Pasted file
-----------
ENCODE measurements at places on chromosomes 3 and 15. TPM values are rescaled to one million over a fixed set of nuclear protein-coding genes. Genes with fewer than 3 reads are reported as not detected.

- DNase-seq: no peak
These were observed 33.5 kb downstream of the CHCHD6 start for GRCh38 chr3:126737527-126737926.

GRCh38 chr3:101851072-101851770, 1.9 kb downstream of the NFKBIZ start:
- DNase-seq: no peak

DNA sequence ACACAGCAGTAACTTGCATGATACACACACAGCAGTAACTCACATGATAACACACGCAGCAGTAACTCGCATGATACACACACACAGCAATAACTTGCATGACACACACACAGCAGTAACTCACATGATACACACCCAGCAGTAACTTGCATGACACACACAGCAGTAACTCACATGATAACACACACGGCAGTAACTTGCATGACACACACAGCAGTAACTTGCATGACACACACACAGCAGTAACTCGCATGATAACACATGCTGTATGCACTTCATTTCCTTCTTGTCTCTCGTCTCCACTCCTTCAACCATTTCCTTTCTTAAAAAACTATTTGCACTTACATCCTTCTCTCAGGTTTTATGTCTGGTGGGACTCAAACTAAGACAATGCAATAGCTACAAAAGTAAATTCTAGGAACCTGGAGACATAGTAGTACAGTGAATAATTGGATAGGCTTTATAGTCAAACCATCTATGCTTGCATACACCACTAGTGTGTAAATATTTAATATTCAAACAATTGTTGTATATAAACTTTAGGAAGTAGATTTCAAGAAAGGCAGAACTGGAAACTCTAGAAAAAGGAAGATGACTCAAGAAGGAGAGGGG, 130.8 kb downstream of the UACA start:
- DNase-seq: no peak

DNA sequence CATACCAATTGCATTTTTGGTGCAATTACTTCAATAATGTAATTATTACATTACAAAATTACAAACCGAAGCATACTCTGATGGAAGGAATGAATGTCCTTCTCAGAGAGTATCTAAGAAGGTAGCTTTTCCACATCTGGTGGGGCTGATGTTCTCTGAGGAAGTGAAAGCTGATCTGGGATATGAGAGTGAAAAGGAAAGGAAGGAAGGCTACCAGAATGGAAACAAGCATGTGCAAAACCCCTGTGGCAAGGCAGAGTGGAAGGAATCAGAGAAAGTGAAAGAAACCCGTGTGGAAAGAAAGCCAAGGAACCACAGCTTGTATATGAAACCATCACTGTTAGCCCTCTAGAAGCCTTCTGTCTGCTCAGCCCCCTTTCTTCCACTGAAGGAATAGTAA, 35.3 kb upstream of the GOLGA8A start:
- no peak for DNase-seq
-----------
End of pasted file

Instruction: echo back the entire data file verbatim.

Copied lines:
ENCODE measurements at places on chromosomes 3 and 15. TPM values are rescaled to one million over a fixed set of nuclear protein-coding genes. Genes with fewer than 3 reads are reported as not detected.

- DNase-seq: no peak
These were observed 33.5 kb downstream of the CHCHD6 start for GRCh38 chr3:126737527-126737926.

GRCh38 chr3:101851072-101851770, 1.9 kb downstream of the NFKBIZ start:
- DNase-seq: no peak

DNA sequence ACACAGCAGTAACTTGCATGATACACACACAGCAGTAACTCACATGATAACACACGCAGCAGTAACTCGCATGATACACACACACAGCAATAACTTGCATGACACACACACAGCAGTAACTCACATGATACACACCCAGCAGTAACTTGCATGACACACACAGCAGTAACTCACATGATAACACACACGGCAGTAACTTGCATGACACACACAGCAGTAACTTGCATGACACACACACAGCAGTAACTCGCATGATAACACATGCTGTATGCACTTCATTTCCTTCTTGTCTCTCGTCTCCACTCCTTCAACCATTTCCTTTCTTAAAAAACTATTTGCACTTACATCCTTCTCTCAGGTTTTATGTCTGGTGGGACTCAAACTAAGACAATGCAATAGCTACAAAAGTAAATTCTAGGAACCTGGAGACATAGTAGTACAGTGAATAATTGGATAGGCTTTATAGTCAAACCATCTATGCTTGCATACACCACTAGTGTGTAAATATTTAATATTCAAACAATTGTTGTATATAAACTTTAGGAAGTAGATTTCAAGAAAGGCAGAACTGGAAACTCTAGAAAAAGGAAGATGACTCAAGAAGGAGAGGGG, 130.8 kb downstream of the UACA start:
- DNase-seq: no peak

DNA sequence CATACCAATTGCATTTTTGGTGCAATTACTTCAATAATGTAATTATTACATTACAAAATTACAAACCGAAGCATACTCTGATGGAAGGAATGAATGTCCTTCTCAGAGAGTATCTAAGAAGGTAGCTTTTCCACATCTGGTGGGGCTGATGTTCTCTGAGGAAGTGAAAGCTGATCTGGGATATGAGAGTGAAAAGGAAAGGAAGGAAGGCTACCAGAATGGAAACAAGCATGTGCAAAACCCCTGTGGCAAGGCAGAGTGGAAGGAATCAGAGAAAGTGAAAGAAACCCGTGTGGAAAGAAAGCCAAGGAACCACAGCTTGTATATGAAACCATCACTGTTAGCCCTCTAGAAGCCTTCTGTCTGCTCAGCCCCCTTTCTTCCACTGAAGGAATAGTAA, 35.3 kb upstream of the GOLGA8A start:
- no peak for DNase-seq